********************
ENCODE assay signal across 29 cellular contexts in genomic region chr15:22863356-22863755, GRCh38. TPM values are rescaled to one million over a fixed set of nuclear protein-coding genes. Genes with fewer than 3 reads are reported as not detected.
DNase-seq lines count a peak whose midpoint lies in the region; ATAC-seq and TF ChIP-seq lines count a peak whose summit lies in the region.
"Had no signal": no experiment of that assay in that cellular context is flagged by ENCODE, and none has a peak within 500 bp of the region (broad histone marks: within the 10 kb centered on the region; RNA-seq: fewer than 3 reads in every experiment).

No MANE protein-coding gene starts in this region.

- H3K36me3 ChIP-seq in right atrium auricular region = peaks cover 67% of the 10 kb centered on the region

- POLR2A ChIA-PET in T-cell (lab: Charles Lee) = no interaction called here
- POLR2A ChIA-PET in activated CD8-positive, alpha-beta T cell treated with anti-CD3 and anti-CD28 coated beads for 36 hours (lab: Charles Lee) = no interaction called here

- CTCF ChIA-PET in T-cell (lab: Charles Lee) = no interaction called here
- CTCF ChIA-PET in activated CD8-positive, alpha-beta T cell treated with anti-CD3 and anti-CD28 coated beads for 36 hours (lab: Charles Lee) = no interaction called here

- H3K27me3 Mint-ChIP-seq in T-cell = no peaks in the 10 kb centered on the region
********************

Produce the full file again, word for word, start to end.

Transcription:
ENCODE assay signal across 29 cellular contexts in genomic region chr15:22863356-22863755, GRCh38. TPM values are rescaled to one million over a fixed set of nuclear protein-coding genes. Genes with fewer than 3 reads are reported as not detected.
DNase-seq lines count a peak whose midpoint lies in the region; ATAC-seq and TF ChIP-seq lines count a peak whose summit lies in the region.
"Had no signal": no experiment of that assay in that cellular context is flagged by ENCODE, and none has a peak within 500 bp of the region (broad histone marks: within the 10 kb centered on the region; RNA-seq: fewer than 3 reads in every experiment).

No MANE protein-coding gene starts in this region.

- H3K36me3 ChIP-seq in right atrium auricular region = peaks cover 67% of the 10 kb centered on the region

- POLR2A ChIA-PET in T-cell (lab: Charles Lee) = no interaction called here
- POLR2A ChIA-PET in activated CD8-positive, alpha-beta T cell treated with anti-CD3 and anti-CD28 coated beads for 36 hours (lab: Charles Lee) = no interaction called here

- CTCF ChIA-PET in T-cell (lab: Charles Lee) = no interaction called here
- CTCF ChIA-PET in activated CD8-positive, alpha-beta T cell treated with anti-CD3 and anti-CD28 coated beads for 36 hours (lab: Charles Lee) = no interaction called here

- H3K27me3 Mint-ChIP-seq in T-cell = no peaks in the 10 kb centered on the region